* * * Peru Introduction Peru - Background: Ancient Peru was the seat of several prominent Andean civilizations, most notably that of the Incas whose empire was captured by the Spanish conquistadores in 1533.Peruvian independence was declared in 1821, and remaining Spanish forces defeated in 1824.After a dozen years of military rule, Peru returned to democratic leadership in 1980, but experienced economic problems and the growth of a violent insurgency.President Alberto FUJIMORI's election in 1990 ushered in a decade that saw a dramatic turnaround in the economy and significant progress in curtailing guerrilla activity.
In 1998, El Nino's impact on agriculture, the financial crisis in Asia, and instability in Brazilian markets undercut growth.
And 1999 was another lean year for Peru, with the aftermath of El Nino and the Asian financial crisis working its way through the economy.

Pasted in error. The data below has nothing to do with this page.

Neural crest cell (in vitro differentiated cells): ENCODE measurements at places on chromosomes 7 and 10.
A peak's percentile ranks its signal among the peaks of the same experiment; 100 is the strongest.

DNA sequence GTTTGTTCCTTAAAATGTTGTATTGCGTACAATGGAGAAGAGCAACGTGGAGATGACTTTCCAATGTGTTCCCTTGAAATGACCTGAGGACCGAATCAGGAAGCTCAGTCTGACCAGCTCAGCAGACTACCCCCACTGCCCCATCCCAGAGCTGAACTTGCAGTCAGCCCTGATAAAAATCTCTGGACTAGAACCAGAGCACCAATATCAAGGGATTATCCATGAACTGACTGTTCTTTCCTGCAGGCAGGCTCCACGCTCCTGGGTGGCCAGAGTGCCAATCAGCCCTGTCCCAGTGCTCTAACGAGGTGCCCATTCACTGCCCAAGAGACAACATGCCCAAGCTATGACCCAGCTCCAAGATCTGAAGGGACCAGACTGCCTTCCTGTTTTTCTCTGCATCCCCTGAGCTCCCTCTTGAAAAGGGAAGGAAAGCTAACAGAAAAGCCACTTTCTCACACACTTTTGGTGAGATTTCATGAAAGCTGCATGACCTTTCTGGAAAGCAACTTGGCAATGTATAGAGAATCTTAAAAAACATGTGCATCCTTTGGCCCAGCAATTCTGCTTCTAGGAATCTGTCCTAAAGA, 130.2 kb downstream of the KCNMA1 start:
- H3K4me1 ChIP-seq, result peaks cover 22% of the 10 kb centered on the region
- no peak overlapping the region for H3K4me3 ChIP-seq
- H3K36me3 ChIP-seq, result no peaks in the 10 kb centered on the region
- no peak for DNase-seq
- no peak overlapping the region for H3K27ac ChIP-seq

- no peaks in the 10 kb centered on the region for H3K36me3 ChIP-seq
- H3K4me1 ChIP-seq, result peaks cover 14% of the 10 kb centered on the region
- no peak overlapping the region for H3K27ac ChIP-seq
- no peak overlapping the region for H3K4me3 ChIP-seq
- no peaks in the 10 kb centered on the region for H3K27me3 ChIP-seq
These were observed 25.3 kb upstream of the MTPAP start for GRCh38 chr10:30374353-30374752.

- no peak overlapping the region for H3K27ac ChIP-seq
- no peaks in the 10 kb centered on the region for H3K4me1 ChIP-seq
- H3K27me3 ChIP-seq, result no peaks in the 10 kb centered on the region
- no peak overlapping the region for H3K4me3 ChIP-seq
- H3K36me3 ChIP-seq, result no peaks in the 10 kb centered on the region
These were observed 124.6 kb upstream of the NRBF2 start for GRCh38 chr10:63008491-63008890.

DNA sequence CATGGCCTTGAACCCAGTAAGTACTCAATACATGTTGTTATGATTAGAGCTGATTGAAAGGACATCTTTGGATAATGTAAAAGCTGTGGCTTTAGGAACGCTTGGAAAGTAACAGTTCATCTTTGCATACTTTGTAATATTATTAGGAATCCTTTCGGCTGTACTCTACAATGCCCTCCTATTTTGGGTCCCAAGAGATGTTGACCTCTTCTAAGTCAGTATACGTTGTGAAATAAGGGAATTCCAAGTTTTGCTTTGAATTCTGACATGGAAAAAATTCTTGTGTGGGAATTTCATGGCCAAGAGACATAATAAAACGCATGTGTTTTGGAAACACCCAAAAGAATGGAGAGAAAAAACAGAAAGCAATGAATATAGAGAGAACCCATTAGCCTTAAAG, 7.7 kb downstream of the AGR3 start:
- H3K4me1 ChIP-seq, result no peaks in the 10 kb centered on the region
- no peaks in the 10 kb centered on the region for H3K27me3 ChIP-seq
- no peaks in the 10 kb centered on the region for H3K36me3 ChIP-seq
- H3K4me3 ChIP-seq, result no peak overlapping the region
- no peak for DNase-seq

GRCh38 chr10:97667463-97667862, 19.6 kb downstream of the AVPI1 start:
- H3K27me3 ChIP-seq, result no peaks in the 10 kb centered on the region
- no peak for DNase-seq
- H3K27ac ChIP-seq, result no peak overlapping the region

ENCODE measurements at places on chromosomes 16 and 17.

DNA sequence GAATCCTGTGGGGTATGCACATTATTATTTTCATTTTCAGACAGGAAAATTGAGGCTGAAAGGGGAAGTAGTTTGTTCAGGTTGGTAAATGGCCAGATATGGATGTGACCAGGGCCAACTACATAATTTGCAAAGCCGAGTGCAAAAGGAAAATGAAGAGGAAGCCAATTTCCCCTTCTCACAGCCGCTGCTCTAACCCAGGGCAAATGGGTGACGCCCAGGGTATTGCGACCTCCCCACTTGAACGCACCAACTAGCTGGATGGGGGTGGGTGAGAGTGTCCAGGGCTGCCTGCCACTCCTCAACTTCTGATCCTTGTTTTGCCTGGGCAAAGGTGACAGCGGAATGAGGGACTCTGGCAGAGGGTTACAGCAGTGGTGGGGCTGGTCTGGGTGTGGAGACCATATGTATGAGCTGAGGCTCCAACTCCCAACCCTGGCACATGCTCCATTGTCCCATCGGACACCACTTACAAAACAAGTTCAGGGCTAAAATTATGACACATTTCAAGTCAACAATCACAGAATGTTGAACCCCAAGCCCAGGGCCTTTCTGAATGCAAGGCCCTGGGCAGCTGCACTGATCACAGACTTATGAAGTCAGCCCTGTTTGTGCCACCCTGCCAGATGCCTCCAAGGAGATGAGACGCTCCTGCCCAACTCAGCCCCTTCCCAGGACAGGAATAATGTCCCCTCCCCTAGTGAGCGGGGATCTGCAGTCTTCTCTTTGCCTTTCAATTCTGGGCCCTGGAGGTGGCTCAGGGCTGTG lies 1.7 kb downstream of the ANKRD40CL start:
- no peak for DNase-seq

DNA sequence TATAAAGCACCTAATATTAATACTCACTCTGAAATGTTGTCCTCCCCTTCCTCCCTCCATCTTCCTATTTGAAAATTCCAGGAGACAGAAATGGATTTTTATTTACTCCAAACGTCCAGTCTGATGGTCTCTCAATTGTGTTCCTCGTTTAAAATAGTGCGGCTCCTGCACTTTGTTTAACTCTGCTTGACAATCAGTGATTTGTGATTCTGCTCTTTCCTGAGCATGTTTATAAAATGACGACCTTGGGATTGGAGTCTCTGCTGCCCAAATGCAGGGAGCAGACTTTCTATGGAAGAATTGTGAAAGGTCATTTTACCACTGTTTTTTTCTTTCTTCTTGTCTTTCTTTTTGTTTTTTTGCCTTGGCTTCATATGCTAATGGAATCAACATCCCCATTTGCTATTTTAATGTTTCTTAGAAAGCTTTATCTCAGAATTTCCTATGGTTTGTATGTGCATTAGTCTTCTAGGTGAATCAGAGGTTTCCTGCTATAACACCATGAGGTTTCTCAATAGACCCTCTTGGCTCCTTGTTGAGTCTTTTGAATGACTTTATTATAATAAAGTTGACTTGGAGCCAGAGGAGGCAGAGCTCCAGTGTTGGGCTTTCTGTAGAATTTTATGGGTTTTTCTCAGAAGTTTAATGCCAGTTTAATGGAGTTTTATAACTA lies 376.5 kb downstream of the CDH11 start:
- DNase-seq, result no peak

Political instability resulting from the presidential election and FUJIMORI's subsequent departure from office limited growth in 2000.
The downturn in the global economy further depressed growth in 2001.
President TOLEDO, who assumed the presidency in July 2001, is working to reinvigorate the economy and reduce unemployment.
Economic growth in 2002 is projected to be 3 to 3.5%. Almost half of the people are Quechua Indians, and nearly one-third are mestizos (mixed Indian and Spanish ancestry); the remainder are Aymara Indians and persons of Spanish ancestry.